Wednesday, January 9

Review: Dynamite Fishing - World Games [Nintendo Switch eShop]

Diversity is the name of the game when it comes to the Switch library, and that can make it both an exciting and a confusing place for both gamers and developers. With an audience that seems quite receptive to indie experiences of all shapes and sizes it seems anything reasonably well-made can have a shot at success. In the case of Dynamite Fishing - World Tour we have an interesting case, essentially an upcycled mobile game, and when I say that it’s with a fair degree of respect. While mechanically it may not be terribly complex, there’s an easy casual and mindless degree of fun to be had here and while some developers are happy to just bring games like this over as-is, you can feel the polish and love in this title.

In terms of gameplay there’s not too much to know but you will need to learn the ropes to have a better guarantee of success. As its name states this isn’t a nuanced sport fishing title where you’ll load up your bait, cast off, and hope for a nibble. No, you’ll be throwing sticks of dynamite into the water and looking to use the explosions to make the fish come right up to you. You’ll move your boat left and right, jump to grab coins or avoid objects or big fish determined to do your boat harm, and sling explosive death about a short distance in front of you or roughly straight down.

If that’s all there was to it, the game would be pretty pointless and shallow, but to go next level there are a number of things that help elevate the experience. The first is your array of funky fun equipment you can use to help decimate large groups of fish and bring in a ton quickly, you can start the few you start with but will grab them as you go as well. These work in a variety of ways but demonstrate a weird sense of humor and add to the silliness factor, aside from being quite potent. You’re going to need some oomph too because every so often you’re going to go up against a boss-style sea creature that’ll try to take down your boat and can take some serious work to slay in the limited time you’re given. If you’re on a good run you’ll also build up your character’s meter and earn the use of a special attack as well that can also be very effective. Now throw in multiple character unlocks, new boats, various upgrades to make you or you boat more effective, and all manner of bling to play the game in style and there’s a ton here to enjoy, even if it’s ultimately pretty repetitive.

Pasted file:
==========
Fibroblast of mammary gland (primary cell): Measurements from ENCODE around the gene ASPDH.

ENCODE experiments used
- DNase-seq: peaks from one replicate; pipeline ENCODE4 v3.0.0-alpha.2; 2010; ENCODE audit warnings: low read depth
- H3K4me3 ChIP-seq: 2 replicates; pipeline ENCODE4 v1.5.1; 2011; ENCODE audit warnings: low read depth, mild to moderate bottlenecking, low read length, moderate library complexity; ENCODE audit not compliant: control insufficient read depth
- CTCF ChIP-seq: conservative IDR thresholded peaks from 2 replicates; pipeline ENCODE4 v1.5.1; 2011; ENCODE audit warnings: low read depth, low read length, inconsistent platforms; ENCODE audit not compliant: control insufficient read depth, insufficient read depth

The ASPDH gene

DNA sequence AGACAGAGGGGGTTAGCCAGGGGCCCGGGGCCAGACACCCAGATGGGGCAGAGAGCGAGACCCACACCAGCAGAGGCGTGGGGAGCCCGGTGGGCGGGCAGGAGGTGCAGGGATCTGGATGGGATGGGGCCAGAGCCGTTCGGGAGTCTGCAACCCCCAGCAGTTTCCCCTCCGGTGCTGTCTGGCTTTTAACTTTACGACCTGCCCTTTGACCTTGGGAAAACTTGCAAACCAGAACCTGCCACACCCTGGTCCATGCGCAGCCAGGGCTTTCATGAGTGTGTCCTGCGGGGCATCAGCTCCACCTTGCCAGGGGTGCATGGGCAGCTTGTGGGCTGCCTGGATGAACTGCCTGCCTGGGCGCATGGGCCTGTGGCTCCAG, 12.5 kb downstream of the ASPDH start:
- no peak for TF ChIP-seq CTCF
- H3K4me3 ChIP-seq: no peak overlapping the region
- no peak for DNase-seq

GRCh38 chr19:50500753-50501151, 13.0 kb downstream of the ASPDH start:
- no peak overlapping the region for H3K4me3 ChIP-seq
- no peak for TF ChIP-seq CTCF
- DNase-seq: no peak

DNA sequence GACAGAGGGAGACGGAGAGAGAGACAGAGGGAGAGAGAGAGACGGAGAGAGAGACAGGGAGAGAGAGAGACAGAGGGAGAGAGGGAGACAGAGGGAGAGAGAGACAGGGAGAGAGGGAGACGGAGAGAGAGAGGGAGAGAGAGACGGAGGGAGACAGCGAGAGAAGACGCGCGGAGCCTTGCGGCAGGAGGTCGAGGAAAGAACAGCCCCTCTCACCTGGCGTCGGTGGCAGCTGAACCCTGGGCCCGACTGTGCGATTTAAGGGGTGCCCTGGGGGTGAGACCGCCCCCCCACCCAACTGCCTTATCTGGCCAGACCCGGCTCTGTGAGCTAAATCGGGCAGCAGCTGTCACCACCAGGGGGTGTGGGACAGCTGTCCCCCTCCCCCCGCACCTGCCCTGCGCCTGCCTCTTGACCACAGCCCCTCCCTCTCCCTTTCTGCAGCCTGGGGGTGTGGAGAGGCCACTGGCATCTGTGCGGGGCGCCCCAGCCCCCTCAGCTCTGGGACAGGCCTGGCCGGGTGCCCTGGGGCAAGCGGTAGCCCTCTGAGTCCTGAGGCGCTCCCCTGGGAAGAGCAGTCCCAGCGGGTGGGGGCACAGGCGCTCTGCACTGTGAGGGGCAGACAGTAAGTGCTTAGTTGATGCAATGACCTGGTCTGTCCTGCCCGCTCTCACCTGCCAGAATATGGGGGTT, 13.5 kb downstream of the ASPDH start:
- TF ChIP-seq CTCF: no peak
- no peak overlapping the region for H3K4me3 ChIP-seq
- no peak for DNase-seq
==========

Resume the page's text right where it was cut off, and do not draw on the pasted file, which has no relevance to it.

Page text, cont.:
Overall, this seems like a title extremely well-suited to family play in particular. The ease in getting going, the silliness of the various power-ups and characters, and even the ability to engage in some local competitive contests make it well-suited to pretty well anyone. Even if it isn’t rocket science you will need to learn the ropes, how to avoid getting your boat sunk, and discover which boats and characters best suit your play style. If mobile ports were all given this degree of care I don’t think they’d get such a bad rap, this may not be a complex title but it is at least polished and fun if you’re open to the relaxed (though certainly repetitive) play it offers.

Score: 7

  • A well-handled mobile upcycle port
  • Though the play is pretty basic there are a number of things to become familiar with at first
  • Well-suited to families or people who enjoy something light and silly

  • An overall lack in complexity and nuance
  • While there’s a load of content it’s a slow grind to unlock it all
  • Best suited to short bursts of play, less so for long play sessions